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Iranian Man Is Stuck 11 Years at Paris Airport

Bureaucracy: Bad luck and red tape have kept the 54-year-old from getting official political refugee status. Now Belgium has granted him the papers.

July 14, 1999|From Associated Press

PARIS — Talk about airport delays.

Merhan Karimi Nasseri has waited patiently in Charles de Gaulle airport for the past 11 years, sleeping on a red plastic bench, hoping for official political refugee status.

Now, the 54-year-old Iranian native can leave his airport home if he wants: Belgium has granted him refugee credentials.

"We are very pleased for him," said Dominique Deladrier, the Belgian consul in Paris. "If we had known the extent of his dilemma earlier, we could have straightened this out a long time ago."

Nasseri, frail with long thinning hair, sunken eyes and hollow cheeks, arrived at Charles de Gaulle in August 1988 after bouncing around Europe with no documents, a victim of bureaucratic bungling and a string of bad luck.

Since then, Europe's increasingly strict immigration and refugee laws, and Nasseri's deteriorating mental state, have kept him trapped in a legal no man's land.

Those close to him say the years of living in the underground terminal have taken a toll on his mental state, and they doubt he will ever leave.

"I hope he will take off soon because it isn't normal or healthy to live underground in an airport terminal," said Philippe Bargain, the airport's doctor, who has tried to help Nasseri. "But the problem is that he is afraid to leave. He has become fossilized here."

The Office of the U.N. High Commissioner for Refugees in Belgium granted Nasseri refugee status July 2. The documents allow him to travel to Belgium, where he would be provided shelter and counseling.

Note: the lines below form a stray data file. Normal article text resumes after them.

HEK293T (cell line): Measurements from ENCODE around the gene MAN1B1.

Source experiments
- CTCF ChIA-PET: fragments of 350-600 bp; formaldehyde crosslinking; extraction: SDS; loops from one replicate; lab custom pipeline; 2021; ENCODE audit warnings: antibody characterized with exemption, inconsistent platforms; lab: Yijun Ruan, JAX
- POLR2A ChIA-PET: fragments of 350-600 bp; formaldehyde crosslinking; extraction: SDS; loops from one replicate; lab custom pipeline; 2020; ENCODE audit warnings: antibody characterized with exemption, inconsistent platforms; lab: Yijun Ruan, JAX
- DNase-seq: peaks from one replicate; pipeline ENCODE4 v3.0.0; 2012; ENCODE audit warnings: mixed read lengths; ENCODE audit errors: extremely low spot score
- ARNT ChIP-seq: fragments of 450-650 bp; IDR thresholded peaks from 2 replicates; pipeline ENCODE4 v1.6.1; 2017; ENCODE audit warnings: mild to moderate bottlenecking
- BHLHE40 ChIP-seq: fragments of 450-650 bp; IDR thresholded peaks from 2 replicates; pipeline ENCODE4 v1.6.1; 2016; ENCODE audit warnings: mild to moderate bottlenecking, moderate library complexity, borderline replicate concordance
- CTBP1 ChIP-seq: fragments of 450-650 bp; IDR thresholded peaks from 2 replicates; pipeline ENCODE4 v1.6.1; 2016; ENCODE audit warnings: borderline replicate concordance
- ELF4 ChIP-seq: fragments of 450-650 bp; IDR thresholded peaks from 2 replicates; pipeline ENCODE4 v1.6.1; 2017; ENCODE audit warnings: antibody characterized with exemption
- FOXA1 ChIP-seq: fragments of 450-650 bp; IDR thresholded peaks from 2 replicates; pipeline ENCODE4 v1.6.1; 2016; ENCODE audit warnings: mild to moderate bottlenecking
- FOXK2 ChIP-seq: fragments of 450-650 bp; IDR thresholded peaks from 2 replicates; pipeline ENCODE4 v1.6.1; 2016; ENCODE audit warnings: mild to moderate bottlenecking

Nasseri, nicknamed Alfred by the airport staff, says he was surprised when the papers were delivered. But he is insecure about leaving Terminal One, where airport employees have given him food, clothing and pocket change, and he has become a minor celebrity among passengers.

"Eventually, I will leave the airport," he said, smoking a pipe on his bench in the terminal Tuesday. "But I am still waiting for a passport or transit visa."

Nasseri was born in Soleiman, a part of Iran then under British jurisdiction, to an Iranian father and a British mother. He left Iran to study in England in 1974. When he returned, he was imprisoned for protesting against the shah and expelled without a passport.

He went to Europe, where he applied for political asylum in several countries. In 1981, the UNHCR in Belgium gave him refugee credentials, but his briefcase containing the refugee certificate was stolen in a Paris train station.

French police later arrested him, but because he had no official documents, there was no country to which he could be deported. He has been at the Paris airport ever since.

His daily routine consists of showering in staff facilities, writing in his diary, reading magazines and surveying passing travelers.

"He's a part of the airport now," said Ute Lamberton, a ticket agent for Lufthansa Airlines. "He's like a prisoner told he is free after years in jail. I'm not sure he could make it on the outside."

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